Why?

The Story behind A Letter To Myself

In 2003 my mother passed away at the age of 82. There's a fancy medical term on her death certificate, but the real cause of death was simply that she was tired and worn out.

Some years prior to her death, my father was diagnosed with Alzheimer's disease. His driving, never the best, naturally became worse, and he occasionally got lost in the city he'd lived in for 40 years. His knees had begun to weaken, and he had fallen several times, though never seriously injuring himself. Deafness, exacerbated by an industrial accident, made communication a challenge.

My mom took care of him during his steady, and yet inevitable decline. She became his seven day a week, round-the-clock, primary caregiver.

As their only child I helped as I could, and as they would let me. Immigrants, they were fiercely independent, and asking others for help was simply not in their vocabulary. They were both used to doing for themselves, and so it would be. My father typically refused to accept that his capacities were diminishing, and as such continue to do more than he could safely do. My mother, frustrated, could not bring herself to ask for help, or take more serious steps.

In the year before her death, I finally convinced my mother to at least take an afternoon off once a week ... we found a caregiver to spend the afternoon with my father, and my mother and I would have lunch, see a movie, or just spend the afternoon at my home. I began to hear even more of my father's now occasional incontinence, or my mother's sleepless nights as she heard him get up and she waited for him to fall and injure himself.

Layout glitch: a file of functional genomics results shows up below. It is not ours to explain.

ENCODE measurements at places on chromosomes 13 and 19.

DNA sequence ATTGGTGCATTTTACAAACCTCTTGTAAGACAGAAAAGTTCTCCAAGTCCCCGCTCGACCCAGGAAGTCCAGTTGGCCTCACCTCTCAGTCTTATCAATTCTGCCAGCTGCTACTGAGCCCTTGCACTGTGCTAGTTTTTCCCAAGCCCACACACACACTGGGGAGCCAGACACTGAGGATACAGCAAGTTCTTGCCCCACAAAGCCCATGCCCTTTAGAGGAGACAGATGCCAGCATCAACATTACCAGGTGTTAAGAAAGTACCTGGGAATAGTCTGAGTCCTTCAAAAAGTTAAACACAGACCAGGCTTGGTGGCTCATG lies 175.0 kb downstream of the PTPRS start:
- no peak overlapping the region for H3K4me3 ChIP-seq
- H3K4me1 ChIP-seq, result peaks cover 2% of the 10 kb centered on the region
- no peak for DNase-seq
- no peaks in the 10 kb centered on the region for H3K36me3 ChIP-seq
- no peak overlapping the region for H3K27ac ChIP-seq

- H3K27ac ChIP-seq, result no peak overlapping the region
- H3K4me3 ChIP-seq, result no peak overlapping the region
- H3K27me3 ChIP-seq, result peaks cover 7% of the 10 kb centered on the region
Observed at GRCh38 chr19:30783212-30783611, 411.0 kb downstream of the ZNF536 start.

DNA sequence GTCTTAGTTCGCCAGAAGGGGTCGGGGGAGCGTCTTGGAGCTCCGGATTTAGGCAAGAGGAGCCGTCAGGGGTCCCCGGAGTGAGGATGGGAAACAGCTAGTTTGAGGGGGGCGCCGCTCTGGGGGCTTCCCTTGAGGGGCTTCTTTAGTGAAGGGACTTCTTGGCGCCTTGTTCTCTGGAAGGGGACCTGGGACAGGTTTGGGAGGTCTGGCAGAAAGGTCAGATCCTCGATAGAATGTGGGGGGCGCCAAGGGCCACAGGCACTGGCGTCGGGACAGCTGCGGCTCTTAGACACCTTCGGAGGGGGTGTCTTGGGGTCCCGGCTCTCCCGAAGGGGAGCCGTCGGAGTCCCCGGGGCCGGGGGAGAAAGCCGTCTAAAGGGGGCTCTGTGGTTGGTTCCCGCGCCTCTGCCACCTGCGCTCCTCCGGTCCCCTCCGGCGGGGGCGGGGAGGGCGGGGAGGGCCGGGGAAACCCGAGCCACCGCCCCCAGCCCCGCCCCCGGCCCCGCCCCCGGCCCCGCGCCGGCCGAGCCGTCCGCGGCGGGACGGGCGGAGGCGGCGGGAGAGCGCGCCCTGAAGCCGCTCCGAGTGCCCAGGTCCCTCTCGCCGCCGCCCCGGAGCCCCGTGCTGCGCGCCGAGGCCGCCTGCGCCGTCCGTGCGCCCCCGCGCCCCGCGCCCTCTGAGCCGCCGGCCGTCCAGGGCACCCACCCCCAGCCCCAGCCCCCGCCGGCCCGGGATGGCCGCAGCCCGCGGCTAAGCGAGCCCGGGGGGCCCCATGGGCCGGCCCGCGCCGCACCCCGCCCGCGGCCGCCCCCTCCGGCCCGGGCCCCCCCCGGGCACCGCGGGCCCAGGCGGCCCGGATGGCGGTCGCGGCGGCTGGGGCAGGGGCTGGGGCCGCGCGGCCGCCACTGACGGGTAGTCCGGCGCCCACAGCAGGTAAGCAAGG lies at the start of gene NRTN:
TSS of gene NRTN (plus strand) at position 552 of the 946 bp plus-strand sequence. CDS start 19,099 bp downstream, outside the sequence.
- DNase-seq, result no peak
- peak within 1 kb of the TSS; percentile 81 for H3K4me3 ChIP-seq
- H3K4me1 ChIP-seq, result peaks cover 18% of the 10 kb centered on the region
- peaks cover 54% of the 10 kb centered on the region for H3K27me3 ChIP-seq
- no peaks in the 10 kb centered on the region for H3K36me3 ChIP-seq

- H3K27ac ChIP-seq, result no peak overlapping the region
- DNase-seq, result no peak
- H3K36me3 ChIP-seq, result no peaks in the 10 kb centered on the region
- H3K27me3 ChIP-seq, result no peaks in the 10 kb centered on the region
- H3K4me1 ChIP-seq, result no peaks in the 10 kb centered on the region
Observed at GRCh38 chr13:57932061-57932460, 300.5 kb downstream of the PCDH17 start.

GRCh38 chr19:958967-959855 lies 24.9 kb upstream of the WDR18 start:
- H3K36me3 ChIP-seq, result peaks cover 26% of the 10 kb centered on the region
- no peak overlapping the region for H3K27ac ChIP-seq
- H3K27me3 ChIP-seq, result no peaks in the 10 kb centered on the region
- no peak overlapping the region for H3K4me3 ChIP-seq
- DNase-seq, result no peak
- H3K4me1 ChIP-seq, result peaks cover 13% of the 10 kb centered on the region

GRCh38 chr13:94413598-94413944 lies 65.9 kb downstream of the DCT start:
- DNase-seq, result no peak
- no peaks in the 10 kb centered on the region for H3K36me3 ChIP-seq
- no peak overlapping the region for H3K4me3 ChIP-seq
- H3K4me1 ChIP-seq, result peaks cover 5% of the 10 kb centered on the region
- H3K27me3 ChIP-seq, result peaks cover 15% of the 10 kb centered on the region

She understood Alzheimer's, and even had a plan ... she would wait until he no longer recognized her, and then consider other living arrangements. "He didn't ask for this" she once told me. What she didn't understand was the toll it was taking on her. In the race between her health and his memory, ironically and against all expectations, she lost.

She'd been having health issues for some time that manifested seriously in late November of 2002. In December we moved my father to an assisted living facility, but it was too late. Her illness became acute, emergency surgery followed, then a fall resulting in more surgery. While all indications were that she should recover, her health continued to inexplicably decline. Her words to the contrary, it was as if she had given up. On May 4, 2003 she passed away.

As the events I've just described unfolded, my wife and I were occasionally very frustrated. What was happening was very sad, because simply, "it didn't have to be that way."

One day I joked to my wife that I should write a letter to myself, reminding me of the circumstances surrounding my mother's death, and give it her should I ever fail to accept reason as my parents had. She didn't laugh. As I thought about it, it became clear that this was a simple, yet serious investment in our future together.

I don't know if we'll ever need the letter. And if it is used, I don't know if I'll remember or accept it. I certainly hope that I will. It is a tool that could someday make a big difference in my life, and perhaps more importantly, the lives of the people I love.

Consider writing a letter to yourself.

 

Peace,

Leo

A Letter To Myself is Copyright 2004 by Leo A. Notenboom.
All rights are reserved, however permission is granted to use the example letter as a template or starting point for your own letter to yourself. This website may not be otherwise copied or reproduced without prior written permission. Contact leo (at) notenboom.org for more information.